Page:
Kumaratunga is a member of the Club of Madrid, an organisation of more than 80 former presidents and prime ministers of democratic countries, working to promote democratic governance and leadership worldwide.[9] She noted in 2007 "I sincerely tried to reach a political consensus to solve the ethnic question, and tried to introduce a pluralistic constitution that would cater to the political aspirations of the Tamil people without dividing the country".[10]

On September 2009, Kumaratunga, on a personal visit to Kerala, India told reporters "I too care for my life. Even though the current government is a government of my party (Sri Lanka Freedom Party) I don't feel safe." She continued, "There is an overall lack of freedom and an atmosphere of fear prevails in the country. The basic rights of the people and media freedom are restricted in Sri Lanka." [11]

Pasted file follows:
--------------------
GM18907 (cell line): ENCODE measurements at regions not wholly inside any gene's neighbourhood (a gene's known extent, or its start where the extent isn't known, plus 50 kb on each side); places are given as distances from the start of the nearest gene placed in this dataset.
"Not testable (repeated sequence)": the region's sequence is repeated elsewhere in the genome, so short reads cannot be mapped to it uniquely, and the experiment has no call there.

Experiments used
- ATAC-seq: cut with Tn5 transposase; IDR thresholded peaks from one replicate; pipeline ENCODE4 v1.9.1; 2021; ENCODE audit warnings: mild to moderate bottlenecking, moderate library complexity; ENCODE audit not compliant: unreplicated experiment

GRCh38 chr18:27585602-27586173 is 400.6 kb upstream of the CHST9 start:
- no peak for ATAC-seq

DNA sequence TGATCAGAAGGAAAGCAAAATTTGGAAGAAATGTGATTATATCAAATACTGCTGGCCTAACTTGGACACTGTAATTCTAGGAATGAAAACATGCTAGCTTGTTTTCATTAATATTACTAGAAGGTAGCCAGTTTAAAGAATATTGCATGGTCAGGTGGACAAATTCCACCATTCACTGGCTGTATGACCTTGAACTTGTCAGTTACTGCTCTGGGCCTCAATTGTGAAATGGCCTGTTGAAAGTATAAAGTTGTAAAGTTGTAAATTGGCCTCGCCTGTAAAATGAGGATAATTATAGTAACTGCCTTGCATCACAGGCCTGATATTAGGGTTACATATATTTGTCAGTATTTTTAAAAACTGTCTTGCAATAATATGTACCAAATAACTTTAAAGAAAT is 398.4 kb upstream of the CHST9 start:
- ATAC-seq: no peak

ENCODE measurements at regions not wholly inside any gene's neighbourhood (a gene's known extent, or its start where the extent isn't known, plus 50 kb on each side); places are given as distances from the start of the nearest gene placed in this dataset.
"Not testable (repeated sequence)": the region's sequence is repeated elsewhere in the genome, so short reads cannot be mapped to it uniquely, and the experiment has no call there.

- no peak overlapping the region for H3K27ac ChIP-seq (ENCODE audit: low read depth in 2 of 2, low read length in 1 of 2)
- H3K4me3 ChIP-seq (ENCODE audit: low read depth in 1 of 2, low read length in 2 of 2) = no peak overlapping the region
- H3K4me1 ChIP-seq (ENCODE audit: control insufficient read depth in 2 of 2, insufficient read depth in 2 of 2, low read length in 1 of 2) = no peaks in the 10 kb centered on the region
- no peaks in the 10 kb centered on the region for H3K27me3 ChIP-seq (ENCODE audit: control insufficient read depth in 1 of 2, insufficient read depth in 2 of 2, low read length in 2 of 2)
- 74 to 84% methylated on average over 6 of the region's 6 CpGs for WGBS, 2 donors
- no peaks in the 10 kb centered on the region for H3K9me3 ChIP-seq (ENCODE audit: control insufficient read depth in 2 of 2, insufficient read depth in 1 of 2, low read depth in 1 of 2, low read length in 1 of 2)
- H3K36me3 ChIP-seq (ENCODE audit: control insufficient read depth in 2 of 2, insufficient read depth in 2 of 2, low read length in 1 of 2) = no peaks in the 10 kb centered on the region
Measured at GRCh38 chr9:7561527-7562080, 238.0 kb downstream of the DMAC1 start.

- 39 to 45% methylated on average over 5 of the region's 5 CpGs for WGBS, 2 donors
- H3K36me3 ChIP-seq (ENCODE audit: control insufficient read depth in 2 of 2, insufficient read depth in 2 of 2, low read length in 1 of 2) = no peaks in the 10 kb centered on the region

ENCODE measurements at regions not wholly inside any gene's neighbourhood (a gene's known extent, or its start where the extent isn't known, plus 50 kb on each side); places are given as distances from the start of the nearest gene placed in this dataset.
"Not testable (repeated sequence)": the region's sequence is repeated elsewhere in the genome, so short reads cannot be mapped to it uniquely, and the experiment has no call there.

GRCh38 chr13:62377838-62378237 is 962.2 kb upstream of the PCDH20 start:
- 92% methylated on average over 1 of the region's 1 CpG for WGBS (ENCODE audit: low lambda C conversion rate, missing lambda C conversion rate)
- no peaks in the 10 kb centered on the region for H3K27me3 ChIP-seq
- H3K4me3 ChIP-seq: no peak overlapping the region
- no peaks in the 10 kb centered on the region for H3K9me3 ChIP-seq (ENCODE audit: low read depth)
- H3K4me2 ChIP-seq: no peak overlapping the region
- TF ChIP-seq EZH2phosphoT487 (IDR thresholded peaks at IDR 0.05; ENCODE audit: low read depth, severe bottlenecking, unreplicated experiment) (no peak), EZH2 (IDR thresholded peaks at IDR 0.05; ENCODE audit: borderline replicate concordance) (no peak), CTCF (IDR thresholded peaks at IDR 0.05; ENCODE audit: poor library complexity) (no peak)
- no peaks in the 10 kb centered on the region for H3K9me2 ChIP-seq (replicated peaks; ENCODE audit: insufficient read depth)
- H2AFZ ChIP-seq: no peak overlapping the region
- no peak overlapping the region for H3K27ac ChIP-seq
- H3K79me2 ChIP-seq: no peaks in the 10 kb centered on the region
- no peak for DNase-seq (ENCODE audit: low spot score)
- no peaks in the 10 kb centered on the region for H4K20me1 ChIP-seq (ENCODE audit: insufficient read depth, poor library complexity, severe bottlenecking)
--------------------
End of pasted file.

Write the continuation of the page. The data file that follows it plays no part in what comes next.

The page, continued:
Chandrika Kumaratunga is a member of the Global Leadership Foundation, a nonprofit organisation that offers, discreetly and confidentially, a range of experienced advisors to political leaders facing difficult situations. It works to support democratic leadership, prevent and resolve conflict through mediation and promote good governance in the form of democratic institutions, open markets, human rights and the rule of law. It does so by making available, discreetly and in confidence, the experience of former leaders to today’s national leaders. It is a nonprofit organisation composed of former heads of government, senior governmental and international organisation officials who work closely with heads of government on governance-related issues of their concern.

Personal life[edit]